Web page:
Mercedes-Benz has at last unveiled the production six-seater that prompted BMW’s SFC.Three years after the GST concept car rocked the Detroit Motor Show, the R-class has arrived, and New York show-goers were the first to see this new breed of Benz last week.
Dubbed a crossover by the industry, this new car combines the comfort and luxury of an executive saloon, load-carrying characteristics of an estate, sophisticated 4x4 system and lofty driving position of an off-roader and six-seat capacity of an MPV. Americans will get the first cars this autumn, with UK orders being fulfilled from the beginning of next year.
The R-class will be sold in just one form — it had been speculated that there would be two wheelbases – measuring 5157mm from nose to tail. It is just a millimetre shorter than an S-class saloon, and more than 200mm longer than an E-class estate.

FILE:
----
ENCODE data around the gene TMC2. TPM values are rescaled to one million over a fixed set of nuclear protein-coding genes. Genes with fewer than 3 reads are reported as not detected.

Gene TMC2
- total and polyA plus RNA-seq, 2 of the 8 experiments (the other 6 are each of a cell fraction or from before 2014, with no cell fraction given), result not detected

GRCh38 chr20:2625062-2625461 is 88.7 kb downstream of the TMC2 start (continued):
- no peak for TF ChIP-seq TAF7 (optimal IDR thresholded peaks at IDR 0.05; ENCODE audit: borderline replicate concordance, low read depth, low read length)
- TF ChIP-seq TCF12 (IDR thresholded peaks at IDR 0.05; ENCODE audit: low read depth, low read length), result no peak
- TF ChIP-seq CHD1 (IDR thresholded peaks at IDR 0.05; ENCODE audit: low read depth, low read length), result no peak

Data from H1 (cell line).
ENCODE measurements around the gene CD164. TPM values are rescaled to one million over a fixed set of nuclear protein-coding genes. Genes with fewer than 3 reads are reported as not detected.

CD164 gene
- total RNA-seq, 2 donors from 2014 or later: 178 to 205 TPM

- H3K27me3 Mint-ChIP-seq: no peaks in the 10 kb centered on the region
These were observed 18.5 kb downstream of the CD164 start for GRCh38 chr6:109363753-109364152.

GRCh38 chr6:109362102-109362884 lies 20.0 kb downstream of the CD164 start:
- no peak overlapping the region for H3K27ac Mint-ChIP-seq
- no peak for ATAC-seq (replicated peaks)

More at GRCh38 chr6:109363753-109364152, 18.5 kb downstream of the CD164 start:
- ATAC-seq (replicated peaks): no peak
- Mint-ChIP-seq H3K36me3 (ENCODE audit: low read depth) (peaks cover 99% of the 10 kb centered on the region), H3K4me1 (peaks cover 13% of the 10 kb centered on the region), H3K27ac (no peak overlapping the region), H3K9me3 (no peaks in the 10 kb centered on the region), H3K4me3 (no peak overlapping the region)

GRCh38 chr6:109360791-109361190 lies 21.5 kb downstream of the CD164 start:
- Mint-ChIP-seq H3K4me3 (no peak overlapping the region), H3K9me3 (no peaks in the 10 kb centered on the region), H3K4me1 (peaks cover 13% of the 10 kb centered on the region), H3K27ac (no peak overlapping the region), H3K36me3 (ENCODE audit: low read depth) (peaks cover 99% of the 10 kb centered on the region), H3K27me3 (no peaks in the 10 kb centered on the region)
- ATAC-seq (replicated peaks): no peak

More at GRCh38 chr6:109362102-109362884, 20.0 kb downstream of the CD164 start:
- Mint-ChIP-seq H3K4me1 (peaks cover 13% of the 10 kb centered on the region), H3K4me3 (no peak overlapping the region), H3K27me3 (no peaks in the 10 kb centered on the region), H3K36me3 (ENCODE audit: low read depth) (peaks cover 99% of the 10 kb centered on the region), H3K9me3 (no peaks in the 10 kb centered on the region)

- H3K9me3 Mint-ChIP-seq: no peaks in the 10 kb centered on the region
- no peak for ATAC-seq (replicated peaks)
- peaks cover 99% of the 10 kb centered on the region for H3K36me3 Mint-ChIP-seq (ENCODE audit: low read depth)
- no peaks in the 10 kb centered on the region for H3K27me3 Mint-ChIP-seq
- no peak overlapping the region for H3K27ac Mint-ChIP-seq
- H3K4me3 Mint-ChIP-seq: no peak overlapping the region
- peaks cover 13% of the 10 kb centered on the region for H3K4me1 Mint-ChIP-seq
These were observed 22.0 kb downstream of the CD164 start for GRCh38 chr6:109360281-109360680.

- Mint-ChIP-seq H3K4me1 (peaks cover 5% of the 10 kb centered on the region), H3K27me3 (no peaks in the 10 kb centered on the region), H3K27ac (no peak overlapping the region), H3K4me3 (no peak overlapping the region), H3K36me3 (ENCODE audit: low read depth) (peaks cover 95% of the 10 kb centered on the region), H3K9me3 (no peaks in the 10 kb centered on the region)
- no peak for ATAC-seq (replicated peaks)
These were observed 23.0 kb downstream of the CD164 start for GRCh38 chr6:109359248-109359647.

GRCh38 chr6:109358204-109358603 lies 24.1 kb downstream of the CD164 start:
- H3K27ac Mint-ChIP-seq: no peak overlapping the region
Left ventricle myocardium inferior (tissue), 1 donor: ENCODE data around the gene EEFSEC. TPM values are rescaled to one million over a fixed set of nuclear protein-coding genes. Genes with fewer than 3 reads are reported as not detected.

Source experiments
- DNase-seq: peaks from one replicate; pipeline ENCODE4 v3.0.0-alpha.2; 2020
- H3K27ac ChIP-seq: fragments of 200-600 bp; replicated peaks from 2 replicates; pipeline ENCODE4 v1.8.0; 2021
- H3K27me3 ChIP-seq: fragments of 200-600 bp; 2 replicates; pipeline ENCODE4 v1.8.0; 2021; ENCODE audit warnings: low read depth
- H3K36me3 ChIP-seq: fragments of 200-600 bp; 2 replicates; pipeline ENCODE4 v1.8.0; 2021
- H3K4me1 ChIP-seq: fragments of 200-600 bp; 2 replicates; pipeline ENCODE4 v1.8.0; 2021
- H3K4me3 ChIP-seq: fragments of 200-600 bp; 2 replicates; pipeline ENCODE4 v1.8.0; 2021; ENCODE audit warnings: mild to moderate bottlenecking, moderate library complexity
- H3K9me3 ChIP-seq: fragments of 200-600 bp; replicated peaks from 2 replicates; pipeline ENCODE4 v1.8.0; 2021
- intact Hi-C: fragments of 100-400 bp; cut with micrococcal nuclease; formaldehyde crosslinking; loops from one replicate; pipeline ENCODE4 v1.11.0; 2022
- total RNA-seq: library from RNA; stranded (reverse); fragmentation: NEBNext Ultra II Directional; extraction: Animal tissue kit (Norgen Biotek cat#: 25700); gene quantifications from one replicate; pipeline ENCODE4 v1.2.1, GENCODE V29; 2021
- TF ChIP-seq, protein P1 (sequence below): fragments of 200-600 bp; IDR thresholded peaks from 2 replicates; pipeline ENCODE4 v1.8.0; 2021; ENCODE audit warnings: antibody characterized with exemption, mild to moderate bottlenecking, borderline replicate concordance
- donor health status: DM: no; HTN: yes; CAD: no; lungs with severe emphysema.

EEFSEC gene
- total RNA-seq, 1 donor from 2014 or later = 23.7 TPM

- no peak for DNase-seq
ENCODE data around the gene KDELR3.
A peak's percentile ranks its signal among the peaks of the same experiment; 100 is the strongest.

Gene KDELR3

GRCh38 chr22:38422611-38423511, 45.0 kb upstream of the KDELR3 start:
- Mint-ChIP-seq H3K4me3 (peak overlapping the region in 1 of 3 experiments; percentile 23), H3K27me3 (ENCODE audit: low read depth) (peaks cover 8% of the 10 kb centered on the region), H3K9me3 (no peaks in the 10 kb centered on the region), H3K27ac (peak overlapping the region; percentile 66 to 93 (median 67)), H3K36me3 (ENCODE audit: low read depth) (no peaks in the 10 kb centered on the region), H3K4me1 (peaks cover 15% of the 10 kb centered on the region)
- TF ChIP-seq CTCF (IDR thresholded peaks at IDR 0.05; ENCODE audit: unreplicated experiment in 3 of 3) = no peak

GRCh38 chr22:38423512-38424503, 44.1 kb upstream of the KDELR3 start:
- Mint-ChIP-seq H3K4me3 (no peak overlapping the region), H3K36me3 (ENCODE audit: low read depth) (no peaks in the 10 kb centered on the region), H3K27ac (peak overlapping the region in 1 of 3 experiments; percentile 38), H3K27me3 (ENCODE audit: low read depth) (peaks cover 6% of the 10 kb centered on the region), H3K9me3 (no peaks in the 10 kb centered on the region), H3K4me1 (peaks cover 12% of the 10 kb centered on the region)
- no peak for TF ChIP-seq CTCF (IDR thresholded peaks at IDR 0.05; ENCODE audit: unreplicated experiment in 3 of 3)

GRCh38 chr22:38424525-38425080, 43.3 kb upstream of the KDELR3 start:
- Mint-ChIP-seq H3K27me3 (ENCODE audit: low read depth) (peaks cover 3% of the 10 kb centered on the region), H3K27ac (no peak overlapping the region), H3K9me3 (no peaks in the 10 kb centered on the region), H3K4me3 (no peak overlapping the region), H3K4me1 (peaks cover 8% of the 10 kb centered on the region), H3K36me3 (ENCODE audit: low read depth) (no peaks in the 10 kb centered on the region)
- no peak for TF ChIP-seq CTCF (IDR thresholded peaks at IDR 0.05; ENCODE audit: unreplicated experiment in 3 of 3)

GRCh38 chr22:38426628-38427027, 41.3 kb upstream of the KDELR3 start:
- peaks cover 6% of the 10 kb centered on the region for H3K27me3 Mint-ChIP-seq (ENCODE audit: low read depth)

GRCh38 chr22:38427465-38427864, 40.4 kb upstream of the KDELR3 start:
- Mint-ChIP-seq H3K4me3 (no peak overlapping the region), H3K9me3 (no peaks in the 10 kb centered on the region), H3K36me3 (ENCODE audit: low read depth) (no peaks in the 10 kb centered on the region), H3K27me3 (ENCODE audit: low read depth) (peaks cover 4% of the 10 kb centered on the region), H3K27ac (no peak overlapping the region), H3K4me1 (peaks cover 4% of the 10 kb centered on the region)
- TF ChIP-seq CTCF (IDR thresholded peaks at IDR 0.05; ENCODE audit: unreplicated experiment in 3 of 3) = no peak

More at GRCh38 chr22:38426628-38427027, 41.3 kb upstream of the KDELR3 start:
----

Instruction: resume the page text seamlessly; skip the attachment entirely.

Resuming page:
Inside, the new R-class makes as much of that space available as possible to passengers. Six individual ‘captain’s chairs’ will offer cosseting comfort for occupants in each of its three rows. With the middle row sliding forwards and back, a maximum of 990mm of legroom is on offer in its second row and 920mm in the third. A separate DVD/CD entertainment system will be on the options list for middle- and rear-seat passengers, as well as an independent air-conditioning system. Alternatively, the four rearmost seats can be folded away into the floor to provide 2057 litres of carrying capacity — more even than the new M-class off-roader.
The M-class donates its monocoque chassis, double-wishbone front axle, air-sprung four-link rear axle and full-time four-wheel-drive system to the R-class, albeit with a lowered ride height for better on-road dynamics.
Three engines will be available from launch: 268bhp 3.5-litre V6 and 302bhp 5.0-litre V8 petrols, plus the new 221bhp 3.0-litre V6 common-rail diesel. Mercedes’ seven-speed automatic gearbox will be standard.